Knesset gives initial nod to bill banning convicted terrorists from running for office

The Knesset gave initial approval to a bill banning anyone convicted of terror from running for the Knesset for a period of 14 years. Some Arab lawmakers are upset. 

By: Aryeh Savir, World Israel News

The Knesset Plenum earlier this week approved the first reading of a bill that bans any person convicted of terrorism or a severe security offense, or who was sentenced to at least seven years in prison, from running for the Knesset for a period of 14 years, beginning on the day he or she is released from prison.

Eighty-three lawmakers, comprising two thirds of the Knesset, voted in favor of the legislation in the first reading, while 13 were opposed. The bill will now be transferred to the Constitution, Law and Justice Committee for further discussion.

“The bill I initiated provides the correct balance between our values and our right to protect ourselves from those who seek to uproot our very existence,” Member of Knesset (MK) Anat Berko, a terrorism expert, said during the debate that preceded the vote.

”My law seeks to prevent the election of terrorists to the Israeli Knesset. This is an important and necessary law which will prevent people such as Basel Ghattas from being elected again. People who were convicted of terror mustn’t be allowed to find their way back to the Knesset,” she stated.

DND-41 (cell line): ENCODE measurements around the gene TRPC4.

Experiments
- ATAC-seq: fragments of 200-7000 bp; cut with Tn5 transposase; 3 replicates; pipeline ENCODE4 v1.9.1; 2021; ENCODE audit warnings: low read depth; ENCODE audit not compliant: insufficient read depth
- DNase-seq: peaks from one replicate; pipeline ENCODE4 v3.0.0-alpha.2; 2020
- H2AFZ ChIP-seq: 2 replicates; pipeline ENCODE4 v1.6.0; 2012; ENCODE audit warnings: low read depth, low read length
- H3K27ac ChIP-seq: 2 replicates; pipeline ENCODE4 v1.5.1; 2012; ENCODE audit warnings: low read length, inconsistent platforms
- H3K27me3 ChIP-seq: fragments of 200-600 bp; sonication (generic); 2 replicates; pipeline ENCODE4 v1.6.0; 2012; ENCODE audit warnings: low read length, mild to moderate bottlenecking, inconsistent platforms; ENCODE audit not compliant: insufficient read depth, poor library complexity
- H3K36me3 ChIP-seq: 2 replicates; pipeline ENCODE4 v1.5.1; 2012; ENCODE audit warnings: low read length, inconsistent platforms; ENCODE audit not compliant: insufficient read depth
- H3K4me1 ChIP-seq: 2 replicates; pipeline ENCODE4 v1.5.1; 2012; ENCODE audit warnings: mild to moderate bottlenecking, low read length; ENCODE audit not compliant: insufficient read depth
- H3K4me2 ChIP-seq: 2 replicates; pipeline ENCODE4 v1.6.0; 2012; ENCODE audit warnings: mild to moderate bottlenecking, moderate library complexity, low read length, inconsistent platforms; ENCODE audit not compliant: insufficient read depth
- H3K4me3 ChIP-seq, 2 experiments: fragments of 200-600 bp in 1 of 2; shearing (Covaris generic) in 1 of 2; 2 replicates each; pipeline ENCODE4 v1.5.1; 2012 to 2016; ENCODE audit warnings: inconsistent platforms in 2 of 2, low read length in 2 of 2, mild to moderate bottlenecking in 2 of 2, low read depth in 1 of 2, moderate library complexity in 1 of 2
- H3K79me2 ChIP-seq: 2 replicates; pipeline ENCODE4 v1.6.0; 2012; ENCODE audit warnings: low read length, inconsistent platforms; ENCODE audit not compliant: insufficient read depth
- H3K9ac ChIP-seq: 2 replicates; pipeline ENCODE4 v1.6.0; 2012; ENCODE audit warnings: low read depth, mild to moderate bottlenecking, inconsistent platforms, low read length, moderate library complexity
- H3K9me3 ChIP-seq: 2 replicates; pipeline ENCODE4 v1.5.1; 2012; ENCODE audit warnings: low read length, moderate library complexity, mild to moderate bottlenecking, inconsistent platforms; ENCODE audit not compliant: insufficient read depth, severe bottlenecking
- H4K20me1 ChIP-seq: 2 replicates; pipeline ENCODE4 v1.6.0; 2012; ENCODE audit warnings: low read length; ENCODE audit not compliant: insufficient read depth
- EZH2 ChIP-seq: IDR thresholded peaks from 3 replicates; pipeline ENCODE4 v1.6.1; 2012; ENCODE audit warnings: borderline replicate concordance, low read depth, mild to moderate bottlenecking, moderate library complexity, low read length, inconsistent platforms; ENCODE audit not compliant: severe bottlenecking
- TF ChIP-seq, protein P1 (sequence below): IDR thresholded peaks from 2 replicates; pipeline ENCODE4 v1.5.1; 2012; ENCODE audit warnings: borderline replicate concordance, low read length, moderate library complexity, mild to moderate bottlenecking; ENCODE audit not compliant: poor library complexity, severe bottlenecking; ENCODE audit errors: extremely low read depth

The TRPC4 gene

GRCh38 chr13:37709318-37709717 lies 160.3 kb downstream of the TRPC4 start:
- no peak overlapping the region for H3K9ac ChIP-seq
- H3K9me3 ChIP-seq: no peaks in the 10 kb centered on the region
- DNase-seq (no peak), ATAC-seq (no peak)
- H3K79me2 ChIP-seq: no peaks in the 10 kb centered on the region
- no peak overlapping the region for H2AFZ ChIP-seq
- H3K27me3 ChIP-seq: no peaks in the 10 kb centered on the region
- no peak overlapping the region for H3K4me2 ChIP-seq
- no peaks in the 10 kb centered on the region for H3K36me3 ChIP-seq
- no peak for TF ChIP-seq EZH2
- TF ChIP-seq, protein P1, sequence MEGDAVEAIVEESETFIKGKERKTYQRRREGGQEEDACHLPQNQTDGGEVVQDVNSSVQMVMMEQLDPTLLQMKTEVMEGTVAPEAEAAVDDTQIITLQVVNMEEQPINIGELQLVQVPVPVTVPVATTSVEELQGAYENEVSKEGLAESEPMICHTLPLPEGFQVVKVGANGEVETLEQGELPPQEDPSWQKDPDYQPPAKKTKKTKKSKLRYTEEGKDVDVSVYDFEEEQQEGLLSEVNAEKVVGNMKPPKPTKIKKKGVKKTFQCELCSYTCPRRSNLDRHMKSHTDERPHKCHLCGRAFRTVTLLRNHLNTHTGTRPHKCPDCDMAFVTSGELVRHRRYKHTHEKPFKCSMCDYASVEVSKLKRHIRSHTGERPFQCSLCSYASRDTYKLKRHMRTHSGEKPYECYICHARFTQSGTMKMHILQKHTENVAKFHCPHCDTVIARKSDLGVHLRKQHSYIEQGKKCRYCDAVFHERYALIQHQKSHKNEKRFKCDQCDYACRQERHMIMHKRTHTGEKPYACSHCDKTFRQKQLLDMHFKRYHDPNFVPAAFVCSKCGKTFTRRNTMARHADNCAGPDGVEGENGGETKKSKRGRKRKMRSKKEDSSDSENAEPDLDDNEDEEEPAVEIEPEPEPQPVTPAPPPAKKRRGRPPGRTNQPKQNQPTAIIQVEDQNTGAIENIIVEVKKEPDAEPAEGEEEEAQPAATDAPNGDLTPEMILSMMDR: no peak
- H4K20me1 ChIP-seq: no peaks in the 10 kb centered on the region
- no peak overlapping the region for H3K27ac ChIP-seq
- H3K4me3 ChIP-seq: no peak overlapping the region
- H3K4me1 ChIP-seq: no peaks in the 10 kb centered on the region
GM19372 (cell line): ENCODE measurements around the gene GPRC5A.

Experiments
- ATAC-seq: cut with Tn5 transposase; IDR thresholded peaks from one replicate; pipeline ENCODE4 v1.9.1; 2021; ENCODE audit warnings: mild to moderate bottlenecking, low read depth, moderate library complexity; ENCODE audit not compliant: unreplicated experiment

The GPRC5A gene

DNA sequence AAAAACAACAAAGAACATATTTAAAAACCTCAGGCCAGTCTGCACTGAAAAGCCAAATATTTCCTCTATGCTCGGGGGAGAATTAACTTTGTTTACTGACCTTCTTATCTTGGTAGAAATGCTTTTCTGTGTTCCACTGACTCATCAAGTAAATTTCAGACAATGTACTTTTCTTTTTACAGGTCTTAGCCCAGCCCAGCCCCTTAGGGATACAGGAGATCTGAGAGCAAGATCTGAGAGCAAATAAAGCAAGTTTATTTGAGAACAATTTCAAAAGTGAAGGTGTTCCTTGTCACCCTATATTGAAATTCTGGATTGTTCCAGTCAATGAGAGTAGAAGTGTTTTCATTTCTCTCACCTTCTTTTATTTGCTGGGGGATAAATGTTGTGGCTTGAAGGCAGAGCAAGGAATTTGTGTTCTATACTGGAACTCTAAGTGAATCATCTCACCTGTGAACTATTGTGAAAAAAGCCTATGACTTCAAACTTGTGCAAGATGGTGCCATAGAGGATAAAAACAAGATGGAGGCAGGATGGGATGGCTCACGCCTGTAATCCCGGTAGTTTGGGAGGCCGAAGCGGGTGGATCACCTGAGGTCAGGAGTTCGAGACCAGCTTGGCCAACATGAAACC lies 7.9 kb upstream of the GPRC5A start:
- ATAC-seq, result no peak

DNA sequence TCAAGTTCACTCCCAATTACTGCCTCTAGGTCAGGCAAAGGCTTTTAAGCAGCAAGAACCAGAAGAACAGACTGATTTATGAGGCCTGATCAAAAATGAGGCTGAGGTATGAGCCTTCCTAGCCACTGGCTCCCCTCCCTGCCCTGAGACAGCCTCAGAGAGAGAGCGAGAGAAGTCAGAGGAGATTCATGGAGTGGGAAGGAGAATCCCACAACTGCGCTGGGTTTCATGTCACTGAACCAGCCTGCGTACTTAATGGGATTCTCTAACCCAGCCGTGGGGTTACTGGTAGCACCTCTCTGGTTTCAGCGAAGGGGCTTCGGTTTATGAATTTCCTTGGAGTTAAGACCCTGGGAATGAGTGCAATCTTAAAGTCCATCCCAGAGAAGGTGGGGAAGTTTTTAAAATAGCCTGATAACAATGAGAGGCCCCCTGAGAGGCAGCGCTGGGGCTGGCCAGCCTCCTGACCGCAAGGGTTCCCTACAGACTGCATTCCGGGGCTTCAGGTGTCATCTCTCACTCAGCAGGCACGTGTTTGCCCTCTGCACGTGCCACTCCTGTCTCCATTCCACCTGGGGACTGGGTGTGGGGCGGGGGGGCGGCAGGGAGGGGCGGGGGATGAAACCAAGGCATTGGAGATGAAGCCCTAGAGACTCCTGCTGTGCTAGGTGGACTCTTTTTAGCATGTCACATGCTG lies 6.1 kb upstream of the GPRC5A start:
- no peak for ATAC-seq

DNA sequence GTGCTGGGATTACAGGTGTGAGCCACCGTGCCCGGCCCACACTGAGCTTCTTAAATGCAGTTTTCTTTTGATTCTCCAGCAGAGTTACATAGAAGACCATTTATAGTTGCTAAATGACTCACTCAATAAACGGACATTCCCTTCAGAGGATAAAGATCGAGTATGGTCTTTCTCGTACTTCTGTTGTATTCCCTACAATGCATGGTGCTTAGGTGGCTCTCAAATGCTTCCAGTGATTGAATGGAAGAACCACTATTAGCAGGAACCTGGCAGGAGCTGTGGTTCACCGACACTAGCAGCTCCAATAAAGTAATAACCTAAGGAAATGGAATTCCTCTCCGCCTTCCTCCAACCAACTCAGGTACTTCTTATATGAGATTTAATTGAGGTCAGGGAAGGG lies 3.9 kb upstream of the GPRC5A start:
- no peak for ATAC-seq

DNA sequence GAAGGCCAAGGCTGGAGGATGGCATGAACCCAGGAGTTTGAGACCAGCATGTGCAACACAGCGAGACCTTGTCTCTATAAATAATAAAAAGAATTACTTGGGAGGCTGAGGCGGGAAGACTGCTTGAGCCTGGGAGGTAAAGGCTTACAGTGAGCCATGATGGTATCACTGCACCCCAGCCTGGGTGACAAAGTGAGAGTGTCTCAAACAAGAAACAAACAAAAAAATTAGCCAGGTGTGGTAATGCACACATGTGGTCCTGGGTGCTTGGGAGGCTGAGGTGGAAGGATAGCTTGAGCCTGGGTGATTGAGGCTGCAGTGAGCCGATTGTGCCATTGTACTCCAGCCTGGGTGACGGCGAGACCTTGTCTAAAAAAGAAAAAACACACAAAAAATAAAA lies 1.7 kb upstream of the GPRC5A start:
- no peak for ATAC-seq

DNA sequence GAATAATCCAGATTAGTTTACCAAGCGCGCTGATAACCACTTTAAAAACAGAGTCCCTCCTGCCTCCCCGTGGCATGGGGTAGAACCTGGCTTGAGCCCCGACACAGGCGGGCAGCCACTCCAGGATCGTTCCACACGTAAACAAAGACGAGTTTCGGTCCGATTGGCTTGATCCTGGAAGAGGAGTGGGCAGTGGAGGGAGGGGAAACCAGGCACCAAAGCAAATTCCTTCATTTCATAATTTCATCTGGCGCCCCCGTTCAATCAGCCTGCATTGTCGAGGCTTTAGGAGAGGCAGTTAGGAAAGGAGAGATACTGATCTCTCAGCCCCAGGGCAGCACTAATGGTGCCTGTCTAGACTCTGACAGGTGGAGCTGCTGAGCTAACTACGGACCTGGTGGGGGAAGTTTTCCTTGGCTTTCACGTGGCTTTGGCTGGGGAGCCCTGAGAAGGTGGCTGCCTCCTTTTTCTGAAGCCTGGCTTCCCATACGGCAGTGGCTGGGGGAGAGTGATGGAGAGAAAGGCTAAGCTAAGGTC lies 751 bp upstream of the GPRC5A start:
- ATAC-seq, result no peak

Former MK Basel Ghattas, an Israeli-Arab lawmaker of the Arab Joint List, began serving a two-year prison term in July after pleading guilty to charges that he had used his parliamentary immunity to help imprisoned Palestinians continue their terror activities.

Ghattas was convicted in March of giving cellphones to jailed senior terrorists belonging to Hamas and Fatah and taking written messages to them.

‘Majority must protect itself from the minority’

”In this case, the majority must protect itself from the minority, because the minority has joined the enemies of Israel and is operating against the country,” Berko stated.

MK Hanin Zoabi of the Arab Joint List called the new bill “a law of political persecution under the guise of the war against terror. There is complete confusion here between terror and the struggle for democracy.”

Zoabi herself has been embroiled with anti-Israel and Palestinian terror elements.

She was on board the Mavi Marmara flotilla during the incident in which nine Turkish nationals were killed after beating IDF soldiers with metal pipes.

After the kidnapping and murder of three Israeli teens by Hamas terrorists in June 2014, Zoabi said that “(the kidnappers) are not terrorists……they are people who do not see any way to change their reality, and they are compelled to use means like these.”

Both instances, among others, led to accusations of treason from Knesset members.